I grew up watching the ‘Mighty Morphin Power Rangers’ television series. I was a huge fan, even having my own Power Rangers costume. Heck, I even had a birthday cake with all six ‘Power Rangers’ figures around the top of the cake. ‘Power Rangers’ was a big thing for me back when I was little, along with ‘Pokemon’ and ‘Digimon’. So naturally when Lionsgate announced they were making a big budget ‘Power Rangers’ movie, I was super hyped up for it, even going as far as placing it atop my list of most anticipated movies of this year. So with that said, there’s only one thing left to do: “It’s Morphin Time”.

‘Power Rangers’ follows five teenagers with attitude as they all have something that is troubling them in their lives. However, after discovering the power coins, they soon realize that they have gained superhuman abilities like punching a bathroom sink and jumping extremely high off the side of a cliff.

Image via Lionsgate Entertainment

The 2017 reboot of ‘Power Rangers’ explores the lives of five misfit teenagers: Jason, Kimberley, Billy, Trini and Zack. The film highlights that each teenager has a secret, something that is troubling them – and while that works on the film’s more quieter scenes of the characters talking around a campfire and getting to know about each other, it does remain questionable as to what extent their secret is affecting their lives. An example is Trini, whose story makes you empathise with her character yet I would have liked if we got to explore it more in depth since it’s only fleshed out in a few minutes screen time. Some characterisation works better than others though most of it is contained in small scenes. Despite this, these elements are the film’s strongest suit.

The movie opens with a scene featuring Jason and his father, which I found was one of the best scenes in the film, as it felt like a natural response to see his father concerned at his reckless behaviour. To be honest, I wish we had got more of these moments which would have had more of an impact on one of the film’s more stronger scenes later in the film between the two characters. The theme of family and finding oneself never feels intrusive but on the same token, the film never goes the extra mile to fully develop its relationships. The actors who play these five teenagers do the best they can do with what their given, with praise towards Dacre Montgomery (Jason) and Becky G (Trini), but it could have been more.

Image via Lionsgate Entertainment

The visual effects are good if not amazing and deliver what I have always dreamed a big budget ‘Power Rangers’ movie would look like. However at times the action sequences are poorly executed, as in the climactic showdown, resulting in an ending that proves a little disappointing. However, the fight itself delivers what die-hard Ranger fans have always been wanting. It’s a shame it feels too little too late after so much of the movie builds up to it with little to no big action moments. Some of the narrative choices, saving big reveals for the end in particular, reminded me of 2014’s ‘Godzilla’ and how we didn’t see much of the titular monster until the end. Like ‘Godzilla’, the marketing made me believe one thing and the film delivered something different than what was I was expecting. However, I will say that Zordon’s and the Putties’ designs look great, and are a nice reimagining of these characters.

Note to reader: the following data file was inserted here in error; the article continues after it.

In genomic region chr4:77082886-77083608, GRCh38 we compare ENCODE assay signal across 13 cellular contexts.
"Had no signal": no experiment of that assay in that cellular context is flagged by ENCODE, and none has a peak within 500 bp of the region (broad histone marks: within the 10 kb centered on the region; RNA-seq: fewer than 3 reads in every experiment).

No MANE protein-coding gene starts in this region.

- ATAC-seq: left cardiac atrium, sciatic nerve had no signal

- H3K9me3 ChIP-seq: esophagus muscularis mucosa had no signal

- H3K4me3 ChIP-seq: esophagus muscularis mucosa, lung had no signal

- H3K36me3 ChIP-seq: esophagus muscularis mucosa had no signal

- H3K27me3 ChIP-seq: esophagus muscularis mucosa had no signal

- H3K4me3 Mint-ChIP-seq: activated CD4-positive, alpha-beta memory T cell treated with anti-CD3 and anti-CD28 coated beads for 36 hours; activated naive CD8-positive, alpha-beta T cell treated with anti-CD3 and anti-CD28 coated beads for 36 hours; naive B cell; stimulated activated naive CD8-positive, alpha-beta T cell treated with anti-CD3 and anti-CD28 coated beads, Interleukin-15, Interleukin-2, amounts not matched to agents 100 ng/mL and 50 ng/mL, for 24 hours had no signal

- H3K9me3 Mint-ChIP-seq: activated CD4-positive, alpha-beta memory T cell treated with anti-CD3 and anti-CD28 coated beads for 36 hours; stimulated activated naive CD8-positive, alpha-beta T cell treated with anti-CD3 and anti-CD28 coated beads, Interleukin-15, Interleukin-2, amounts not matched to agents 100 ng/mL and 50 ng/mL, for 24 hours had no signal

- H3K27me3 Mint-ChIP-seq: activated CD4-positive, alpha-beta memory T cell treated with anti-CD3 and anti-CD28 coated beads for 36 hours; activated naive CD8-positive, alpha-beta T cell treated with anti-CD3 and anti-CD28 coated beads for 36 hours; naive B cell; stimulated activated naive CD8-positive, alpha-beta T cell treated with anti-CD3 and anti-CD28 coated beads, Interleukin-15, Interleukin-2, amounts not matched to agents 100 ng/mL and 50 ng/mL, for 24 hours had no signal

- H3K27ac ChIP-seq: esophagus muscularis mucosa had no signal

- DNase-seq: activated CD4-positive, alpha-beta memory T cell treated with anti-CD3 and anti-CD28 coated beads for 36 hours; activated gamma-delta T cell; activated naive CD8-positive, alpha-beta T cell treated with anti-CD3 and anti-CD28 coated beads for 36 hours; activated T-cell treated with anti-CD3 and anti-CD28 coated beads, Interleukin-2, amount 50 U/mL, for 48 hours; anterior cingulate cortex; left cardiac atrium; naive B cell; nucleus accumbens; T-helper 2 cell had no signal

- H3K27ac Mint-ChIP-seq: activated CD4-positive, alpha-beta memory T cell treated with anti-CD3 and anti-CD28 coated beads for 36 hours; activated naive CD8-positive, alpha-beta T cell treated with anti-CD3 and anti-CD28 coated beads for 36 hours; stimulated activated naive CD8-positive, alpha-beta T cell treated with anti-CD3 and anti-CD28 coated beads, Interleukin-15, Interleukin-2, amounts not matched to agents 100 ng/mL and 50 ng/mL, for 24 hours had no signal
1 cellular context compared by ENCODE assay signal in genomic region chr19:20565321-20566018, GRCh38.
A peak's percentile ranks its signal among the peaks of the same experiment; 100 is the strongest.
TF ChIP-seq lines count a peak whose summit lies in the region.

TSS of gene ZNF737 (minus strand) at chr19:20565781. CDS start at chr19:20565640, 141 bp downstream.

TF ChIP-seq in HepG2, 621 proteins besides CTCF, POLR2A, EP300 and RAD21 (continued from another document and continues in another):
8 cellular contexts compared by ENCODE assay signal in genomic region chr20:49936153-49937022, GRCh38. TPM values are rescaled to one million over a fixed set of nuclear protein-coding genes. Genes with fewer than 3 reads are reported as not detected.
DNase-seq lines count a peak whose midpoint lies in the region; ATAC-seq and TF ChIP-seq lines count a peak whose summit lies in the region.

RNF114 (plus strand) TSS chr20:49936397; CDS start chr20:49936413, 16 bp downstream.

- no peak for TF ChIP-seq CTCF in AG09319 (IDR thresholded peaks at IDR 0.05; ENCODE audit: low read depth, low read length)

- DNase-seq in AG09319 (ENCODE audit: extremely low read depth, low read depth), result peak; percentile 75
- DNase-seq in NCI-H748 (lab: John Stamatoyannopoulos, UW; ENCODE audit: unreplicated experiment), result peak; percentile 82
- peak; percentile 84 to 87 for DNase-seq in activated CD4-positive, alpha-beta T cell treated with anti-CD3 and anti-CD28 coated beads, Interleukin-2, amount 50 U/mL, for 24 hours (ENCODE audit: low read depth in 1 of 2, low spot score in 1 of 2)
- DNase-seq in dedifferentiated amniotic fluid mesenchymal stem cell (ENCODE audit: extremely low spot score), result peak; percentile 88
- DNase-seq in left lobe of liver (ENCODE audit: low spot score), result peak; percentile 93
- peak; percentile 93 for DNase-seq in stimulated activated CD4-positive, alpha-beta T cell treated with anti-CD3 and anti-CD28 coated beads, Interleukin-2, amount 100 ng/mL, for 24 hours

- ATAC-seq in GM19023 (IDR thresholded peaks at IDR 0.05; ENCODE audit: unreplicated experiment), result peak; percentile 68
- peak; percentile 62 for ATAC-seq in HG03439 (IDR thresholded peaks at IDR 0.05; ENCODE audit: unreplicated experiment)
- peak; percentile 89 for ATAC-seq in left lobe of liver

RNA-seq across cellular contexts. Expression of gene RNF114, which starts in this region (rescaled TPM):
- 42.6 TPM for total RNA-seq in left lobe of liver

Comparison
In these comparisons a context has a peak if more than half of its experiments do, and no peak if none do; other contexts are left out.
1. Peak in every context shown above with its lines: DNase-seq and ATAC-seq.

The story of ‘Power Rangers’ is familiar, following more or less the structure of the first episode of ‘Might Morphin Power Rangers’. However, narratively it feels unbalanced. In one scene the tone comes across as very cheesy while in the next it aims for dark and gritty, resulting in a film that feels uneven in structure. And the humour is sparse for a ‘Power Rangers’ film, and so there is little enjoyment to be had in that respect. And don’t get me started on the glaring product placement that actually becomes integral to the actual plot thread of this movie.

Image via Lionsgate Entertainment

‘Power Rangers’ is an unbalanced, uneven film and while there are entertaining moments, it’s not very consistent for an enjoyable two hours at the multiplex. If you are a fan you might enjoy it to some degree or maybe even have a great time with it, likewise if you aren’t a fan at all, but for me Power Rangers’  was disappointing and forgettable.